This vantage point ended up being our major hangout in the morning before coffee and the cocktail/cigar terrace before and after our nights out on the town. It was a terrific bird’s eye view of the Malecón and ocean in the distance and a perfect vantage point to espy the busy goings on at the grade school in the faded blue stucco building next to us and the festive Halloween promenade under the trees late into a long Saturday night out for the locals.

Our lovely host, Lisette, lived in the apartment below us, so our needs were catered to and we never felt anything but safe. She would have cooked breakfast for us too, but we never took her up on the offer. She gave us our privacy, but she was there to answer all our questions and always kept the fridge stocked with water, soda, and beer and had our sheets changed daily. The air conditioning in the bedrooms was frigid cold—just the way I like it when its hot and humid outside. At home I sleep in a California king with a Viking-sized husband and our Weimaraner, Sadie, so the king-sized bed that I sprawled across every night, all by myself, was my idea of a real vacation, folks.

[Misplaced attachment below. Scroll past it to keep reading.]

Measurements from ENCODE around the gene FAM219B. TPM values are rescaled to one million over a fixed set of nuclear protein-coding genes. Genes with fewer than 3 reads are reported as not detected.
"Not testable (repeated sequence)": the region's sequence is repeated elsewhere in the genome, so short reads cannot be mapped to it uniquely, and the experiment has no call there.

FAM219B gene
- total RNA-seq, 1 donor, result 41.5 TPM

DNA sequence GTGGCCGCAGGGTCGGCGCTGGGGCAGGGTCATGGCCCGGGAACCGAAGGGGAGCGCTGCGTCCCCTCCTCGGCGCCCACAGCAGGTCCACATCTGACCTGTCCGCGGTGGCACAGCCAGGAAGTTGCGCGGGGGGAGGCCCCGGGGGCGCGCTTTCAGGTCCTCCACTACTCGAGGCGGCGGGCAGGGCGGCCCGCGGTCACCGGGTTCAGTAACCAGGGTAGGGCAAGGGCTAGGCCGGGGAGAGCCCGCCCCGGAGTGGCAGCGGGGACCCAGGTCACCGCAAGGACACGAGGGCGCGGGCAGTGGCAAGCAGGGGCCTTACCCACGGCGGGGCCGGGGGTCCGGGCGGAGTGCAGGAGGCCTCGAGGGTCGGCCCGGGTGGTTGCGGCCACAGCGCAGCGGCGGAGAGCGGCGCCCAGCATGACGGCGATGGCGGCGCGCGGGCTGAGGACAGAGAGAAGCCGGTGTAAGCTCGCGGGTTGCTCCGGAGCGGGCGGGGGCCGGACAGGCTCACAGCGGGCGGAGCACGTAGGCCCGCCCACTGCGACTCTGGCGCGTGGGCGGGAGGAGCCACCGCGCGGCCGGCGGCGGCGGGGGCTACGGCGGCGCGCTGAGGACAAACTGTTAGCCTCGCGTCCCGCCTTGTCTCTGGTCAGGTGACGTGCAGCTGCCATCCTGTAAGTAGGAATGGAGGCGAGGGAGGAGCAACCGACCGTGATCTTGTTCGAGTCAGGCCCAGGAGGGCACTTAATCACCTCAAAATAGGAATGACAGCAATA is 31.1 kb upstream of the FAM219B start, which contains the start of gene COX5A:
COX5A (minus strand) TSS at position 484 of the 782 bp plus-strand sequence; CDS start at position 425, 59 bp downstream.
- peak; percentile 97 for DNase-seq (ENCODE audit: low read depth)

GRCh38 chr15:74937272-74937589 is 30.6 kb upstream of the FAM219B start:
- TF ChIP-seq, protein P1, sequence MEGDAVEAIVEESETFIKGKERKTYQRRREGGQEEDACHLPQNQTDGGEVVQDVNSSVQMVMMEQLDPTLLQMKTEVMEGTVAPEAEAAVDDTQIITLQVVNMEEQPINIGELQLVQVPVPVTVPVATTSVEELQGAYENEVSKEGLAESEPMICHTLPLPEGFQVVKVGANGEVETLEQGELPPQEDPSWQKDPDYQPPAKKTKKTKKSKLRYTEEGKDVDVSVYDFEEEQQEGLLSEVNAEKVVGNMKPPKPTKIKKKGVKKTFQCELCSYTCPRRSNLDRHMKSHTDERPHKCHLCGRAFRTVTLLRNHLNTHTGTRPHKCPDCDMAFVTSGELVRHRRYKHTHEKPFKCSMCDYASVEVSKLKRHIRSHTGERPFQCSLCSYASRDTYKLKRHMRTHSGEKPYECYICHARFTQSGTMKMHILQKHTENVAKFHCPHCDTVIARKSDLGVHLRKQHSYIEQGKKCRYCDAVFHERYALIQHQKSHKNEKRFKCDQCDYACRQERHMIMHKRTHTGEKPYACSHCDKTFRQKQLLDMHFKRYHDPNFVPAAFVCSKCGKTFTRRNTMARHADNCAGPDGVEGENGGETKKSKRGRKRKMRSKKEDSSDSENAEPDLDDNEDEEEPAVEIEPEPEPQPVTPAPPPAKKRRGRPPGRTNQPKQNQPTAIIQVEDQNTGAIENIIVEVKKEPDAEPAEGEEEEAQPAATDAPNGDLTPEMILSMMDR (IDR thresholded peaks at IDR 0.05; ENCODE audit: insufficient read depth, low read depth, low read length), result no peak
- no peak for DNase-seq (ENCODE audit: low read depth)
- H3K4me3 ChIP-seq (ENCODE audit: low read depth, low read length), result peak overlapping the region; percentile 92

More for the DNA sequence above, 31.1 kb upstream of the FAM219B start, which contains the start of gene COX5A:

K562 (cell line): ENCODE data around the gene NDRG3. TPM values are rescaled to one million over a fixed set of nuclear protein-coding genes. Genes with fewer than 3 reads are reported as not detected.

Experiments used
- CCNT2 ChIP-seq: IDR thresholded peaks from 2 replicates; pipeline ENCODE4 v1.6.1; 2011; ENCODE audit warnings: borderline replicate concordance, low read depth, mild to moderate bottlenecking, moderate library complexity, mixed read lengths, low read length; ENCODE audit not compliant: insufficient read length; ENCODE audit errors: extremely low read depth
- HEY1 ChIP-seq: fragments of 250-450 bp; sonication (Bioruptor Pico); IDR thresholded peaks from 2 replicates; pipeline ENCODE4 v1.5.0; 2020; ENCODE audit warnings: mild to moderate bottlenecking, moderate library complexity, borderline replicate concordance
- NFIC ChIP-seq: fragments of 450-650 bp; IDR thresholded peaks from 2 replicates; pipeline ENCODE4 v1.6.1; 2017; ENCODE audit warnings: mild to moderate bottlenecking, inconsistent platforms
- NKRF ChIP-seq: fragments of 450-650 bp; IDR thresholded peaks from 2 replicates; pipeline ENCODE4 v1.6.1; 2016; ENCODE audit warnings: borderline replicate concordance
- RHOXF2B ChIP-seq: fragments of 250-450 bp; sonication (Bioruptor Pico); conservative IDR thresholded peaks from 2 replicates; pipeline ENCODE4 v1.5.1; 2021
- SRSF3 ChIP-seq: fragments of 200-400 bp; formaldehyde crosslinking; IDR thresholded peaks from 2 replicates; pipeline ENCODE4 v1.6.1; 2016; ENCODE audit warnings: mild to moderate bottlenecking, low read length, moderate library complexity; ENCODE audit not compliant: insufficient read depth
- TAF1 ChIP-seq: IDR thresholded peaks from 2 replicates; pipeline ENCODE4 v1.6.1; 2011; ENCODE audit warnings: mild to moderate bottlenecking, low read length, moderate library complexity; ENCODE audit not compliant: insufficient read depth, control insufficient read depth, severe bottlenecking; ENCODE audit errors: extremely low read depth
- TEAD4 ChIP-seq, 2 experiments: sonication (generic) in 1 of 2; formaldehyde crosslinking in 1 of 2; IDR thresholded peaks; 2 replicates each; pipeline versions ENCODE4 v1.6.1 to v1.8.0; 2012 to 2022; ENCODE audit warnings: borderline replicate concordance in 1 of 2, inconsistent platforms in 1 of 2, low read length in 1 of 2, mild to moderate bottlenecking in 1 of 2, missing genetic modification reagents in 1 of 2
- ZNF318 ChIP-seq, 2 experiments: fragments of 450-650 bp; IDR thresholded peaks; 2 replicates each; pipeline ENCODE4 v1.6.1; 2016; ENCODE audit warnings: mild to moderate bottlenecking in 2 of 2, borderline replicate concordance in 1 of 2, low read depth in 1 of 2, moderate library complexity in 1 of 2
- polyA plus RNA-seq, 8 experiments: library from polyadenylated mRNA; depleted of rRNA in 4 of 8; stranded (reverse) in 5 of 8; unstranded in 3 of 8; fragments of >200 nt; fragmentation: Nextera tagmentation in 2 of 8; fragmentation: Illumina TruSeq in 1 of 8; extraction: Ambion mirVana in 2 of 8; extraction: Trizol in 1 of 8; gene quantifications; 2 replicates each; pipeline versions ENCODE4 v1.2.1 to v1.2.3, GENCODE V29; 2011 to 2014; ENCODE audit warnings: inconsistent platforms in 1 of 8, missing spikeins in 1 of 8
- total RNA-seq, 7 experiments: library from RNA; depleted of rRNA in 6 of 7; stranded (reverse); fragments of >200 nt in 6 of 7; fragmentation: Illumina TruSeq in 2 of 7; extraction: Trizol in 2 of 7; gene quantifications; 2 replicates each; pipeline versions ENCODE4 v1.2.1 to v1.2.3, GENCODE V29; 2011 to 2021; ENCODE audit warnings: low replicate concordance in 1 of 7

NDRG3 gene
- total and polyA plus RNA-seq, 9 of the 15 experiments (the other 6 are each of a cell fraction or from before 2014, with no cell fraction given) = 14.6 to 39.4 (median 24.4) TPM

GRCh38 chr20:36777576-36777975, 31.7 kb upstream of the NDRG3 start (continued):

In Havana, this type of lodging is called a casa particulare. More rentals like this are becoming available all the time, and smaller boutique hotels in renovated homes keep popping up all over the city as well. For a more luxurious, all-inclusive experience, the larger, luxury hotels or resorts would be the route to go. A little research will help you decide which experience is right for you. For the record, by the end of our trip, we weren’t quite sure what lodging option we would choose were we to ever return to Havana.

If WiFi is important to you, you should know that most of the locals have to go to public plazas or parks that have WiFi zones to access it.